So to soothe and pamper the crowd that has traveled to Paris, the organizers have grouped the shows together in four Quonset huts built for the occasion next to the Porte de Versailles, the huge exhibition hall where hundreds of other French manufacturers set up stalls and show their clothes at this time to shopkeepers. Buses were organized to meet buyers and press arriving by Metro. That was a good idea except that by Sunday, one of the busiest days, additional bus drivers got their directions mixed and never got farther than the parking lot, leaving buyers and press stranded for transportation.
And the restaurant built to accommodate those at the ready-to-wear shows serves only a cold buffet at 99 francs ($25).
Only Emanuel Ungaro, who showed his much applauded collection in an 18th -century mansion he rented from Pierre Cardin, and Kenzo Takada, who will present his collection in a tent put up in Place Victoire in front of his boutique, passed up the chance to show their clothes in the new setup, which was offered free to designers.
Lagerfeld, who was leery of the non-central location and lack of charm in the "tents," as he called them, admitted after his rehearsal, though, that the place was quite professional. "And besides, it is always good to show your things in a new place. To return to an old place is like going back to a family grave."
Designer Pierre Cardin climbed over photographers nearly three deep to get to his seat at the Montana show, "This is no longer for the people in the street. This is couture," said Cardin. He's right. Costumes that now cost over $250 for a blouse alone and $1,000 for a suit by the time they hit Washington stores, are really in the couture price range.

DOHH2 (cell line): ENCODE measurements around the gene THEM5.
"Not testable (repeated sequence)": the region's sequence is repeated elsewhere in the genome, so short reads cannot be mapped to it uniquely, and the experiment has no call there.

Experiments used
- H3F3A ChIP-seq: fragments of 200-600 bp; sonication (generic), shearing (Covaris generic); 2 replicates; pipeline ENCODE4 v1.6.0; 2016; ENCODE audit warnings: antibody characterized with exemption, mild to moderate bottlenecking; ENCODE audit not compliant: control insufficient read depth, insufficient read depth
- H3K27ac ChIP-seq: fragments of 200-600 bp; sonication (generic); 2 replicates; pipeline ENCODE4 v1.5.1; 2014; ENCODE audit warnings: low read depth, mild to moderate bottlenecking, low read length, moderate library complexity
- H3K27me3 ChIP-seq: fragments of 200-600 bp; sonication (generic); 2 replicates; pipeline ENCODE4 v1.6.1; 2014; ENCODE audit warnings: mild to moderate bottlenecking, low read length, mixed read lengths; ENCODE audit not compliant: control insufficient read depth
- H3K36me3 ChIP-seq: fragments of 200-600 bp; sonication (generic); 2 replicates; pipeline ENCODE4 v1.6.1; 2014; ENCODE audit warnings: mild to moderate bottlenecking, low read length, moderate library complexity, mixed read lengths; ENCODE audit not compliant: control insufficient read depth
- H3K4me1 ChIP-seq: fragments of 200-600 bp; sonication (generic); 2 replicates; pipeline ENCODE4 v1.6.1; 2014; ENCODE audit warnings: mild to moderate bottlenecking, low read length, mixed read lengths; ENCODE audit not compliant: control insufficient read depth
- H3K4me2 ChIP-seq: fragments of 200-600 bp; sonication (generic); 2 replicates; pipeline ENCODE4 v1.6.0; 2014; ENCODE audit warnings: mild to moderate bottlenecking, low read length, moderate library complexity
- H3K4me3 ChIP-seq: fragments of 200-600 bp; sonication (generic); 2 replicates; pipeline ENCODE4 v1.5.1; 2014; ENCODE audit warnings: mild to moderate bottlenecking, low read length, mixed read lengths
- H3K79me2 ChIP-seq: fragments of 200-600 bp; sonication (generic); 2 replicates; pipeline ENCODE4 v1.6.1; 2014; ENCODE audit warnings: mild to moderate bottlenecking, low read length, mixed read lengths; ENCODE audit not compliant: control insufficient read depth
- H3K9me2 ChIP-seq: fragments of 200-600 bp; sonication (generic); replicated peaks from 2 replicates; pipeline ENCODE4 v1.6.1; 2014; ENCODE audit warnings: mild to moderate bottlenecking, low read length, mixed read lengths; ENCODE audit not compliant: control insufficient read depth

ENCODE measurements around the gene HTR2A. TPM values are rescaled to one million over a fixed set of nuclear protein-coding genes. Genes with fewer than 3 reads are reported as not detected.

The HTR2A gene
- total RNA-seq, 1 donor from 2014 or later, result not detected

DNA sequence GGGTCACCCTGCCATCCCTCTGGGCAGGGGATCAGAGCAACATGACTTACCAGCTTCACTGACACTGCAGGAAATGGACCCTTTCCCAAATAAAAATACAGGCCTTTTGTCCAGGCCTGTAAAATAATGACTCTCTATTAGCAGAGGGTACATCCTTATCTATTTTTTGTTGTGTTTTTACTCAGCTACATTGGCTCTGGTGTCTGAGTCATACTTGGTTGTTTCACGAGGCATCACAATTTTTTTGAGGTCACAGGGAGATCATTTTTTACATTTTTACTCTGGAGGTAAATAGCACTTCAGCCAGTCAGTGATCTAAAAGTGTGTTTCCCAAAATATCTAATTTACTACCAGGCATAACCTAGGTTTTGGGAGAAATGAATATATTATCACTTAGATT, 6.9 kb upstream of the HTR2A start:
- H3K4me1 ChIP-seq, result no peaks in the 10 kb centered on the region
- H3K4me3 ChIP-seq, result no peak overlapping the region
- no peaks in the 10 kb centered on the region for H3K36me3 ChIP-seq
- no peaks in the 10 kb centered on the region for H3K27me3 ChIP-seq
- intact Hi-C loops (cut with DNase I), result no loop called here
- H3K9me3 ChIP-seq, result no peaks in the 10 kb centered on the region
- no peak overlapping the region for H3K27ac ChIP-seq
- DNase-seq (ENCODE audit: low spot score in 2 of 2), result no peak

But if the designers aren't sellin these clothes to the people in the street, as Cardin calls them, they are shameless about stealing the ideas from what young people are in fact wearing today in Paris. From the kids in their olive drab surplus clothes and men and women in loden green sweaters, pants, jackets, coats and even cars, the olive or loden color is so apparent it is likely to bounce shades of purple as the favorite color in Washington, and elsewhere, these days. And from the popularity of American Indian things -- from fringed leather jackets to beaded moccasins and turquoise jewelry -- the designers have created everything from headbands and fringe and Indian designs as well as turquoise and silver accessories.
The new shape of pants to succeed the skinny cigarette leg and then the baggy is the jodhpur -- which most fashionable women wear in suede or corduroy, and only a few in authentic gabardine. The jodhpur appears in most every show both in soft fabrics and stiff ones, for daytime and evening.
And the blouson, which here in Paris is more standard than the blazer, is a popular jacket in most collections -- but also shows up as blouson (loosely bloused) tops of dresses as well.
If there is one street fashion missed so far by designers it is the table-cloth-check cotton Palestinian scarf in red and white or black and white, worn by young Palestinians and their sympathizers. If the designers missed that message it hadn't been overlooked by some of the audience. At least one British editor and one French photographer had them wrapped around the neck.